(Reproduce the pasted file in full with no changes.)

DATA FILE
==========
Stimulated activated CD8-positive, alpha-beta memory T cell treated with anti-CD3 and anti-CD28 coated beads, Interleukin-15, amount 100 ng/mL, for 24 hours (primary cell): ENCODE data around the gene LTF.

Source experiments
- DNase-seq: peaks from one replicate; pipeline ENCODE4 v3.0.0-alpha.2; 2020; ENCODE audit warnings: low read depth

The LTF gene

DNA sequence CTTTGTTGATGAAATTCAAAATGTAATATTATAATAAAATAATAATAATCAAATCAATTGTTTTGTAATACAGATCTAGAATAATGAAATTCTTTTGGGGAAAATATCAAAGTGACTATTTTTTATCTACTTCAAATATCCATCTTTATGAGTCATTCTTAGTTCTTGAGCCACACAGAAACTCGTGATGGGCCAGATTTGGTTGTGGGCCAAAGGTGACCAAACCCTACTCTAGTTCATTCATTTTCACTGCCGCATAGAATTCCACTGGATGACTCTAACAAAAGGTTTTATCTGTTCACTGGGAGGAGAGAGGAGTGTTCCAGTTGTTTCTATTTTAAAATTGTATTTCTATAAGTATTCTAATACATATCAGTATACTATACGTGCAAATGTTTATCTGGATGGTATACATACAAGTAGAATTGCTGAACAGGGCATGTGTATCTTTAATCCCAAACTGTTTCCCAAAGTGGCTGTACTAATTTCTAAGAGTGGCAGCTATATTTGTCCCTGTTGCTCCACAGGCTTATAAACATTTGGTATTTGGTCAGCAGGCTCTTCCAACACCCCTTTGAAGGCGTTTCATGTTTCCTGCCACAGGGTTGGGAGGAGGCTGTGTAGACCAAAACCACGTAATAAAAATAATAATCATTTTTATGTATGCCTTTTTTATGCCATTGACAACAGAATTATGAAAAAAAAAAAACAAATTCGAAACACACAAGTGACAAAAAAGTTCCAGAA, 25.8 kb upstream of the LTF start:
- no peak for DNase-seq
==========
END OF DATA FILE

Stimulated activated CD8-positive, alpha-beta memory T cell treated with anti-CD3 and anti-CD28 coated beads, Interleukin-15, amount 100 ng/mL, for 24 hours (primary cell): ENCODE data around the gene LTF.

Source experiments
- DNase-seq: peaks from one replicate; pipeline ENCODE4 v3.0.0-alpha.2; 2020; ENCODE audit warnings: low read depth

The LTF gene

DNA sequence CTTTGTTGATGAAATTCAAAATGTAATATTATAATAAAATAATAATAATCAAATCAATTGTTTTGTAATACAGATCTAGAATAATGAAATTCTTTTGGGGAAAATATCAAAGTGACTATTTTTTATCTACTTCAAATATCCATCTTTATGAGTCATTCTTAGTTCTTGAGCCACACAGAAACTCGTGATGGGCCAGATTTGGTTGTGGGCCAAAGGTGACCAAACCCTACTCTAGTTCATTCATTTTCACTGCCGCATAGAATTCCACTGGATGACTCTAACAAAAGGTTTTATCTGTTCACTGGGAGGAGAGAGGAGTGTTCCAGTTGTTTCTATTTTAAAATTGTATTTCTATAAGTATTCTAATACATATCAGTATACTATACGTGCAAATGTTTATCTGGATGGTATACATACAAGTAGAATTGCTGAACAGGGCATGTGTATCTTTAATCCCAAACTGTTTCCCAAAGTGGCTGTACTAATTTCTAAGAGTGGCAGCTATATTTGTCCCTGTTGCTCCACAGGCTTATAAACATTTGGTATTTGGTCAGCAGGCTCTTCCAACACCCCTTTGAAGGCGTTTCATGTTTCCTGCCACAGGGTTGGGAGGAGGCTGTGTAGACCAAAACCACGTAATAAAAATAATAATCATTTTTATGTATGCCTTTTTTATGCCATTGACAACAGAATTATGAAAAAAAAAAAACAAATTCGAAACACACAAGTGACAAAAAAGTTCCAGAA, 25.8 kb upstream of the LTF start:
- no peak for DNase-seq